Erratum regarding code examples in Chapter 4, specifically section 4.3:
TL;DR: To make Rails 3.2 behave the same as earlier versions with respect to mass-assignment of attributes, comment out the following line in your app's config/environments/development.rb:
config.active_record.mass_assignment_sanitizer = :strict
# config.active_record.mass_assignment_sanitizer = :strict
Explanation: ActiveRecord calls such as create, create!, update_attributes, and so on all perform "mass assignment": they take a hash of attribute name => value pairs, and assign all the corresponding attributes of the model from that hash, as in Movie.create!(:title => 'Star Wars', :rating => 'PG')
As explained in section 5.2 and repeated in section 12.9, there is a security risk if some of those attributes are not supposed to be user-assignable (for example, imagine an attribute is_admin on User, which determines if the user has admin superpowers on the site). Even though the web form UI may not expose that attribute, it would be trivial for a malicious user to manually create an HTTP POST request that includes a new value for the is_admin attribute.
To remedy this, Rails provides attr_protected and attr_accessible, which section 5.2 explains. But starting with Rails 3.2, by default you will get an exception if you try to mass-assign attributes that have not been named in either attr_accessible or attr_protected. This behavior is turned on in development and testing mode, but turned off in production; the goal is to warn you at development time that you have attributes that you haven't explicitly marked as either safe or unsafe to mass-assign.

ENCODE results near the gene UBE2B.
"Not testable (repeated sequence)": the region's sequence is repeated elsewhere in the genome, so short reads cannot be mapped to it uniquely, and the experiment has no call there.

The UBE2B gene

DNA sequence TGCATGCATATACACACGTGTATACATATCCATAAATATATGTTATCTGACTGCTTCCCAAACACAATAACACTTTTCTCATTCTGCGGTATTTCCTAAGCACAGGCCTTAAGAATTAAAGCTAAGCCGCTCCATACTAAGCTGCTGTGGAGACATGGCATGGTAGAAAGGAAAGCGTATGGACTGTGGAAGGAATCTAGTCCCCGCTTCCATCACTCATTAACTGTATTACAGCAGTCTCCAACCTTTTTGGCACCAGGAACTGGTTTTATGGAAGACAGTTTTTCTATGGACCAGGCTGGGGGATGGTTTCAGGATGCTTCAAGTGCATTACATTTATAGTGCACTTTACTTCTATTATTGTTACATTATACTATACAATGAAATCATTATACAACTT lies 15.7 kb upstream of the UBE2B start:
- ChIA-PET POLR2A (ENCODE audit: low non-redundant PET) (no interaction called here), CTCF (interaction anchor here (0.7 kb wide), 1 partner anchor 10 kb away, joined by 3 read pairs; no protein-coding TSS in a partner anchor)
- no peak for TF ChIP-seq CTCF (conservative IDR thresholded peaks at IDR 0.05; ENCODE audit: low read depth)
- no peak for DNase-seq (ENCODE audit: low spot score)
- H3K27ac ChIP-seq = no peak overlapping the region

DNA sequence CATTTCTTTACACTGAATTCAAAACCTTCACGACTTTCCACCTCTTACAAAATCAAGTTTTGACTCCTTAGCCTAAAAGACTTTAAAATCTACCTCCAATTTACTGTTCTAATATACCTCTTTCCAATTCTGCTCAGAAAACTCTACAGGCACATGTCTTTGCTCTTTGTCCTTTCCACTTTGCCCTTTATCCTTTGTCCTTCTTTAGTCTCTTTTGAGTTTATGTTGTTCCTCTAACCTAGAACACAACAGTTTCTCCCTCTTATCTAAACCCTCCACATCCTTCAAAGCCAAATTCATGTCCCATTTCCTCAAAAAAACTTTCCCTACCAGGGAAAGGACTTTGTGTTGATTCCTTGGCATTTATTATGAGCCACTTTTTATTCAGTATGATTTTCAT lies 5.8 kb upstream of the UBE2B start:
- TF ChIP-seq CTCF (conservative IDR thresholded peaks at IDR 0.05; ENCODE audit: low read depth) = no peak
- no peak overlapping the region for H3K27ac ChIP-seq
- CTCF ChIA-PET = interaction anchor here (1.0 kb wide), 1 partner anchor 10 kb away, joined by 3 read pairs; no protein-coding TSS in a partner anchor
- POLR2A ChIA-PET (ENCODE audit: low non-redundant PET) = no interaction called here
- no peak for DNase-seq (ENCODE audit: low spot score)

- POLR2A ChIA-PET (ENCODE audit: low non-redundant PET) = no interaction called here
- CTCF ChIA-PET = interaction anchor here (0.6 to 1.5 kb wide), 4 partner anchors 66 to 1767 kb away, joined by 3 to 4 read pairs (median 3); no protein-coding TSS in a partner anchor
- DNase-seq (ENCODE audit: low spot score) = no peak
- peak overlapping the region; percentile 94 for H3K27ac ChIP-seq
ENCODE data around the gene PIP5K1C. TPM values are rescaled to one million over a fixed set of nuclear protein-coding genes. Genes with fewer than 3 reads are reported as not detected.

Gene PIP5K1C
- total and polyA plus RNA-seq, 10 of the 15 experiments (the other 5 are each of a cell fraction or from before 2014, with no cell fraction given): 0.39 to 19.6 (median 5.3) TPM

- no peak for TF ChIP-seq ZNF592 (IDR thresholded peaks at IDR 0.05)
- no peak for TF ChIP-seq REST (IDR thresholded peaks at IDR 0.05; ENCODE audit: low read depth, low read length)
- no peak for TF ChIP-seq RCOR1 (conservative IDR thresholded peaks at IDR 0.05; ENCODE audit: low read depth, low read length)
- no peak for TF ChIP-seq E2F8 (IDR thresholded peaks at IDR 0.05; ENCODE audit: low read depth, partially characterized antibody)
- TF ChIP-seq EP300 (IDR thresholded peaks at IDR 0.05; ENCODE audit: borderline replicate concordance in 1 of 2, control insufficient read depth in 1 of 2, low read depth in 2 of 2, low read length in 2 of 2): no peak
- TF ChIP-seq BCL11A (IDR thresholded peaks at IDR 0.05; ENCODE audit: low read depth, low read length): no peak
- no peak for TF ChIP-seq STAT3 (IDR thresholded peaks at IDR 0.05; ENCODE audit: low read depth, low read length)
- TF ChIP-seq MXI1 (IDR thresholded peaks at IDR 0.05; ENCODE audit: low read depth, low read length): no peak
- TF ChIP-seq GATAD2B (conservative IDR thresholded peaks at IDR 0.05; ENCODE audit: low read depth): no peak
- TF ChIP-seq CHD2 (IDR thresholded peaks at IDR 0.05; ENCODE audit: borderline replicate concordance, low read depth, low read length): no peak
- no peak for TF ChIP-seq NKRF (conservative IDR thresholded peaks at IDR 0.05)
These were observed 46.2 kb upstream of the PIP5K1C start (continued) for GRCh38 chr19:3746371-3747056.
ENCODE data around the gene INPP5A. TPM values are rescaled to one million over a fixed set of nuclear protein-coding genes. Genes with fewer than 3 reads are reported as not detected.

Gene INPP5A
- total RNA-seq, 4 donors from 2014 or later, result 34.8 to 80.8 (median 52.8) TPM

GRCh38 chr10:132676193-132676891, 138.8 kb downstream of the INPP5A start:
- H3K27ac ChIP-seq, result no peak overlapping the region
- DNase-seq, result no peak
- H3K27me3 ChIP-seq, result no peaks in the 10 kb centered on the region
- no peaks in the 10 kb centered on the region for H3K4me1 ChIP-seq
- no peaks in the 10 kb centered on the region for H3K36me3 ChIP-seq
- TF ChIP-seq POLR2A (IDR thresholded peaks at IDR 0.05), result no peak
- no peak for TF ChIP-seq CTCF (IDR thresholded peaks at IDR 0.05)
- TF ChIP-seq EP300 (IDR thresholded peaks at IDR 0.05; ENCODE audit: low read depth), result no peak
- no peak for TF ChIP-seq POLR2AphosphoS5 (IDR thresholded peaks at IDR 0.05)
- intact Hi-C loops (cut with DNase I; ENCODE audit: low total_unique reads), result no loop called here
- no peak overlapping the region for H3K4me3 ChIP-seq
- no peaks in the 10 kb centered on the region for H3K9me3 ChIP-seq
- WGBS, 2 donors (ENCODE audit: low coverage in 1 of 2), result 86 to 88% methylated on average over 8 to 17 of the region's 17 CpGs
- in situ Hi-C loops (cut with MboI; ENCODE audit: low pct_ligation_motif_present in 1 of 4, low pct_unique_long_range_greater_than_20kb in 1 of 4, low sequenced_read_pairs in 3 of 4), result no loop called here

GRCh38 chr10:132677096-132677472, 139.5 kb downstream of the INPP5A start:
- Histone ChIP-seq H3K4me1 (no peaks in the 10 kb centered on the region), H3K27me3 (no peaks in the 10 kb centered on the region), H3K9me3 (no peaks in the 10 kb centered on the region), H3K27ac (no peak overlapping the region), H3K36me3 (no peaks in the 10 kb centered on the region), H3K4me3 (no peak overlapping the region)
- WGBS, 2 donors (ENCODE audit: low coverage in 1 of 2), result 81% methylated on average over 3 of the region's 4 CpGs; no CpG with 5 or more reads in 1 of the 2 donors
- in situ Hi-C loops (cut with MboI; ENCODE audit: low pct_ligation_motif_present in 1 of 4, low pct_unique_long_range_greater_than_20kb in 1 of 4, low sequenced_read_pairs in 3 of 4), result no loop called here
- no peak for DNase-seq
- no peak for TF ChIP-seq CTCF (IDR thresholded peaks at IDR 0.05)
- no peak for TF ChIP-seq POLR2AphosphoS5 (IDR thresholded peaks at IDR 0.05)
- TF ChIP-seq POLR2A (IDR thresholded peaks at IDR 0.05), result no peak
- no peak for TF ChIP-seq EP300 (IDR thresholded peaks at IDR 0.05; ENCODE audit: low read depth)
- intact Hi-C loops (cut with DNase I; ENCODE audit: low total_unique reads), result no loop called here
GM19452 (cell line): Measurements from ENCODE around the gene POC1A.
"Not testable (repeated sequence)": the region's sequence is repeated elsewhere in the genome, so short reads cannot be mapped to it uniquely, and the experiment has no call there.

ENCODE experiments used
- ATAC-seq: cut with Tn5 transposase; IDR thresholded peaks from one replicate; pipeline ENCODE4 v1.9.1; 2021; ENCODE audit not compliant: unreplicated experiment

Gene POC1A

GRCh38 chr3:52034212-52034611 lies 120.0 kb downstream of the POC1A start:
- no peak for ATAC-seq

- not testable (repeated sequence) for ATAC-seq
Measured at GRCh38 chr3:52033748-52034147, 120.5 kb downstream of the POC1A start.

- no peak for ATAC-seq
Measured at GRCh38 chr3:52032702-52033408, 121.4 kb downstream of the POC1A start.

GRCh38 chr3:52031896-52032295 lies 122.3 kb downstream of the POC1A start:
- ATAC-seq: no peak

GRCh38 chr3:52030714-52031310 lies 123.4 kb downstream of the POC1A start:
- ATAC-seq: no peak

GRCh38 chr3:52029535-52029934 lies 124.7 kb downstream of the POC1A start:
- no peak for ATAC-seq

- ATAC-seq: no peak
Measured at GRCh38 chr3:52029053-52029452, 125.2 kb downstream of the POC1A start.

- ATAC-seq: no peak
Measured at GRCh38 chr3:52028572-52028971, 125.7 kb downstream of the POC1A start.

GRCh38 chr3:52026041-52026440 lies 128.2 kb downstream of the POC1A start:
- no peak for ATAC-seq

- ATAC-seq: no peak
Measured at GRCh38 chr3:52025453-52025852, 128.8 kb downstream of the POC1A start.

This new default behavior was motivated in part by a successful attack against GitHub several months ago that exploited the old default behavior. (The episode, and more detail on the above technical discussion, are well summarized in this blog post.) There was a lot of debate as to whose fault it was. Some said the fault lay with the GitHub developers, who were irresponsible in not using attr_accessible or attr_protected explicitly. Others said the fault lay with the Rails developers for making the default behavior the insecure one and requiring extra work to get the secure behavior. Ultimately the latter faction won.
Errata (book version can be found on the page following the title page and preceding the Foreword) >